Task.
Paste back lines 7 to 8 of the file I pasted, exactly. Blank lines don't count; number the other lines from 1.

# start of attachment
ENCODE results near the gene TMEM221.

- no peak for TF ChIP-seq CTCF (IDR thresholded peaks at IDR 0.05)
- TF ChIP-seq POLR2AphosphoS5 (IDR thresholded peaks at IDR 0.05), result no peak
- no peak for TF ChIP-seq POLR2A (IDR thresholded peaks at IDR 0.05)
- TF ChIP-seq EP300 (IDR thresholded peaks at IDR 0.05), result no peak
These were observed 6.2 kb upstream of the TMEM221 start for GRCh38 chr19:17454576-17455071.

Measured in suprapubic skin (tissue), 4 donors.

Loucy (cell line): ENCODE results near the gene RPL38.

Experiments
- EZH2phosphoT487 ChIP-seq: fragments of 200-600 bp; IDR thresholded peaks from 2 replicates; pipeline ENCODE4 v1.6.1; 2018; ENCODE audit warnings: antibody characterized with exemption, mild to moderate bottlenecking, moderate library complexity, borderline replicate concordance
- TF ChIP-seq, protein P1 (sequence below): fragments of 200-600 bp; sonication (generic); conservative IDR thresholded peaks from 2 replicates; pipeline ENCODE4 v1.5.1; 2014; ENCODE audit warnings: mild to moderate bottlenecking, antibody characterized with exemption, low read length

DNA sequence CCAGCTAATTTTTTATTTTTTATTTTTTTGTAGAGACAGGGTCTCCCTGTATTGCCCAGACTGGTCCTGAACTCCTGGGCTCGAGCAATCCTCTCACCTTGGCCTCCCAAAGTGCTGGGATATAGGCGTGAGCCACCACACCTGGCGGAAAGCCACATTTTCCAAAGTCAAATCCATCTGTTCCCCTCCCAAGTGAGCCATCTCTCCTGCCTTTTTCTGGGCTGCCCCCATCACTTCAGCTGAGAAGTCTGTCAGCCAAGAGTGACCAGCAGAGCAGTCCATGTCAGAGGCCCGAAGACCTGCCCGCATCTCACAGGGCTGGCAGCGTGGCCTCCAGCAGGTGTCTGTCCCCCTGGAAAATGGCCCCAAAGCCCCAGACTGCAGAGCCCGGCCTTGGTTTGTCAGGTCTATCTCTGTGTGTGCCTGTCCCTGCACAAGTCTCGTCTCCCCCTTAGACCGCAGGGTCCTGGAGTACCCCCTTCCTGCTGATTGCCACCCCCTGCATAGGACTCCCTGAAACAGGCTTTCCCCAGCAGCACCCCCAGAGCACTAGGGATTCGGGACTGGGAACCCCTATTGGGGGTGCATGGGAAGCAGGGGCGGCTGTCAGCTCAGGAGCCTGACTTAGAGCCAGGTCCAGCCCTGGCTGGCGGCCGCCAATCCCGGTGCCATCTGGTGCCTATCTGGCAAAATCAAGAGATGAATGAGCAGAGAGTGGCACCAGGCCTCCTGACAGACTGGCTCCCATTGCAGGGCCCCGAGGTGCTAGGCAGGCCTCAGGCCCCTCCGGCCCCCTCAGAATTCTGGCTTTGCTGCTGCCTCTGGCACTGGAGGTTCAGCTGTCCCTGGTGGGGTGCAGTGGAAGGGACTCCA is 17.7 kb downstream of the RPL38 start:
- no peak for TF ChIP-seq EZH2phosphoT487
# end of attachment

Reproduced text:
Measured in suprapubic skin (tissue), 4 donors.

Loucy (cell line): ENCODE results near the gene RPL38.